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Understanding the Legal Definition of Sexual Assault in Canada: A Comprehensive Overview

December 4, 2023

Content Warning: This article discusses sensitive topics related to sexual assault, including descriptions that may be triggering or upsetting to some individuals. Reader discretion is advised. 

Sexual assault is a serious criminal offense, with significant legal implications for both the accused and the victim. Understanding the legal definition of sexual assault in Canada is crucial for individuals, legal professionals, and the general public to ensure that justice is served, and victims’ rights are protected.

LEGAL DEFINITION OF SEXUAL ASSAULT IN CANADA

In Canada’s criminal justice system, sexual assault is governed Section 271 of the Criminal Code. The elements of the crime of sexual assault are:

UNWANTED SEXUAL ACTIVITY

Sexual assault occurs when a person engages in any sexual activity with another person without their consent. This includes a wide range of acts, such as sexual touching, intercourse, and any other sexual contact.

LACK OF CONSENT

The core element of sexual assault is the absence of consent. Consent must be informed, voluntary, and ongoing throughout the sexual activity. It is important to note that consent cannot be given if a person is unable to provide it due to factors such as intoxication, incapacity, or coercion.

AGE AND CAPACITY

In cases involving minors, the legal definition of sexual assault takes into account the age of consent, which is 16 years in Canada. Engaging in sexual activity with a minor under this age is considered sexual assault unless the individuals are close in age and meet certain conditions.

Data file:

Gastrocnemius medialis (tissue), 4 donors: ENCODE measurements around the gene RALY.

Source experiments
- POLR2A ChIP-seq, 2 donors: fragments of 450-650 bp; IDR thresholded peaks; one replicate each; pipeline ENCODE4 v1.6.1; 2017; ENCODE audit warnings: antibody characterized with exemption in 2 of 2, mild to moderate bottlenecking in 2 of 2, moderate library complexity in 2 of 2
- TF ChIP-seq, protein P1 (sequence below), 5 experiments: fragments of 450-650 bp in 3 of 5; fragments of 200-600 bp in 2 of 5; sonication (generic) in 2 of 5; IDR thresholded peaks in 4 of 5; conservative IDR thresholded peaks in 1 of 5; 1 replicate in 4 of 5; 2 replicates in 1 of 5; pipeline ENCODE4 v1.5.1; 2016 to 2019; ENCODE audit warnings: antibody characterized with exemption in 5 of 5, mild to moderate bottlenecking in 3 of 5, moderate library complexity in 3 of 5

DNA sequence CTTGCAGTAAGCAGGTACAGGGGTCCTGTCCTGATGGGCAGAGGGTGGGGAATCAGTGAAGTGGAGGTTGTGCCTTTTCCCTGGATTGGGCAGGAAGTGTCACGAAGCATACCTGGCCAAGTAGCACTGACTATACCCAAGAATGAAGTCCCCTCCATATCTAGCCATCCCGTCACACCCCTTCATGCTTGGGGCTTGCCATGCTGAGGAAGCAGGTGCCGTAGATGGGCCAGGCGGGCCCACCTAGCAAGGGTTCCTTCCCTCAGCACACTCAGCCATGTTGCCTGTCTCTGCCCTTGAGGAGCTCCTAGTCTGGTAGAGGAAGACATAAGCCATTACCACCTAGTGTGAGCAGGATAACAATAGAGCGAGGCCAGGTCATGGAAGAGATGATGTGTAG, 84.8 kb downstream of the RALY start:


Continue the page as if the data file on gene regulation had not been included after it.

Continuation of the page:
USE OF FORCE OR THREATS

Sexual assault may involve the use of force, threats, or the presence of weapons. These factors can further aggravate the offense, potentially leading to additional charges or more severe penalties.

PENALTIES FOR SEXUAL ASSAULT

The penalties for sexual assault in Canada vary depending on the circumstances of the case and the severity of the offense. Sentences may range from fines and probation to imprisonment. Some key considerations include:

SEXUAL ASSAULT

In cases of sexual assault without the use of a weapon or physical harm, the maximum penalty is 10 years of imprisonment. If the victim is under the age of 16, the maximum penalty increases to 14 years.

AGGRAVATED SEXUAL ASSAULT

If the sexual assault involves the use of a weapon, threats, or results in bodily harm, the maximum penalty is life imprisonment.

CONSENT AND EVIDENCE

Proving or disproving consent is often a central issue in sexual assault cases. Evidence may include eyewitness accounts, physical evidence, and the testimony of the victim and the accused.

IMPACT ON THE VICTIM

The court considers the impact of the sexual assault on the victim, including their emotional and psychological well-being, when determining the appropriate sentence.

LEGAL CONSIDERATIONS